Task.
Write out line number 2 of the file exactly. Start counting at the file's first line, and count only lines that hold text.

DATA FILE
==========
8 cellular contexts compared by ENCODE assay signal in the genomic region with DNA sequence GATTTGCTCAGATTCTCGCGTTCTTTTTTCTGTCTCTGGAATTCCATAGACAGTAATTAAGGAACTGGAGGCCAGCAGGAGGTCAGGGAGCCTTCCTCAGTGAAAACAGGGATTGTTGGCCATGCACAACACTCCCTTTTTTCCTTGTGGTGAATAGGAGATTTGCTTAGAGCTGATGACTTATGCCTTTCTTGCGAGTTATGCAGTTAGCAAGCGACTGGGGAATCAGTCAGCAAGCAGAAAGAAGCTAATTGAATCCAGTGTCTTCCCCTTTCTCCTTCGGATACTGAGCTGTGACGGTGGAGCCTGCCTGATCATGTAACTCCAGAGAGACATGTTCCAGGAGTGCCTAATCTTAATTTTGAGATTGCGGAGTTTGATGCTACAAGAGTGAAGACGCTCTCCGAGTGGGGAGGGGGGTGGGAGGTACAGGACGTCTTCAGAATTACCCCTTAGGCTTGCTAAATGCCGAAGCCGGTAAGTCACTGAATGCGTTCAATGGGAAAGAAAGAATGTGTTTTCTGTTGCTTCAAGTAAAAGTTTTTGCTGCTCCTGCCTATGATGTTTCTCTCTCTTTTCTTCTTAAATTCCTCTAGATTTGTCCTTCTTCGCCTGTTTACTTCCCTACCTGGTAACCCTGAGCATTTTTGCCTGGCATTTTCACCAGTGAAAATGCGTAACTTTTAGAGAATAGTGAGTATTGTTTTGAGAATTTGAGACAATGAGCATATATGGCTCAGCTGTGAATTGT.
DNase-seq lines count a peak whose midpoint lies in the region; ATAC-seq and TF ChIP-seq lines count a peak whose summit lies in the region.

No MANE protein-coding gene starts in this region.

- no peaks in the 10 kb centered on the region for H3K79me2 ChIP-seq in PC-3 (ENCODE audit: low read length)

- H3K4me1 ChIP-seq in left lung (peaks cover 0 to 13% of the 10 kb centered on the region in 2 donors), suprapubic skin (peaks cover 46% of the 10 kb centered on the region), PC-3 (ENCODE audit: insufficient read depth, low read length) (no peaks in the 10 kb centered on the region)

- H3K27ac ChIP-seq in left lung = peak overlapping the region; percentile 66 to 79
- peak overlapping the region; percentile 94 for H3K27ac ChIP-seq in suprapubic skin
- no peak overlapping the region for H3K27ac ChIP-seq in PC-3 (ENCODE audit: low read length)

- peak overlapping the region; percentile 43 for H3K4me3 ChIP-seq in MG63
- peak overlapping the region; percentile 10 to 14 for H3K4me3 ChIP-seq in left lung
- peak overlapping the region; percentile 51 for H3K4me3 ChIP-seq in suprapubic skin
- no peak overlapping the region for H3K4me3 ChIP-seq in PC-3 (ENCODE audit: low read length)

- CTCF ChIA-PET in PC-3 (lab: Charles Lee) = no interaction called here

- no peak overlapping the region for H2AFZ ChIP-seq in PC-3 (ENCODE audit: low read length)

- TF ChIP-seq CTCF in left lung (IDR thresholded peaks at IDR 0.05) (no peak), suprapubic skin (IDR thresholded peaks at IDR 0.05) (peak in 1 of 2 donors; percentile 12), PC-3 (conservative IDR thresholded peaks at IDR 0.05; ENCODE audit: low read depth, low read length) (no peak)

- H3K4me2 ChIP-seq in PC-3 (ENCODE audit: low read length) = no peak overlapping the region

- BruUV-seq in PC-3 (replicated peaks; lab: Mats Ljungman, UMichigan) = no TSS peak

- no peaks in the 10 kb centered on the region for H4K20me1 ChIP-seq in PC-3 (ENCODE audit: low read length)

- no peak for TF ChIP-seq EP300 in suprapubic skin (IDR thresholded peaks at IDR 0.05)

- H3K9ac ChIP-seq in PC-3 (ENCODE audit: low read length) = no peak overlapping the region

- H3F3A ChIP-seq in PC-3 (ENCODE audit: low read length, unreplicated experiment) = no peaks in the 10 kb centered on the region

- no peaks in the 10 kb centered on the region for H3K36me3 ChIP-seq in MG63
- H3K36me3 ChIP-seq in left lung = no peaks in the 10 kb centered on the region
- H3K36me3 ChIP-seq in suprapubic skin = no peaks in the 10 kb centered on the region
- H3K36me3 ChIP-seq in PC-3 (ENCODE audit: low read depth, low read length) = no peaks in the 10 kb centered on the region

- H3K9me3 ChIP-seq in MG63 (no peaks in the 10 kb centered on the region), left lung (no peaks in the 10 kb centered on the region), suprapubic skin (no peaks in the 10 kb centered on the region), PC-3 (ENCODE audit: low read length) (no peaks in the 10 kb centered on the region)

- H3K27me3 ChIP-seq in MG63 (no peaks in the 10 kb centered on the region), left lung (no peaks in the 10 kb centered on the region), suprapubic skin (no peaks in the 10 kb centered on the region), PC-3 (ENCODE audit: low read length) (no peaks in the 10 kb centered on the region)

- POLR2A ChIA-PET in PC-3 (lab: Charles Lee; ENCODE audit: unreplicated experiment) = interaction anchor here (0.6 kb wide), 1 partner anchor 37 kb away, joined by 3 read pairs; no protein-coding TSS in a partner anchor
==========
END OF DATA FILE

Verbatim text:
DNase-seq lines count a peak whose midpoint lies in the region; ATAC-seq and TF ChIP-seq lines count a peak whose summit lies in the region.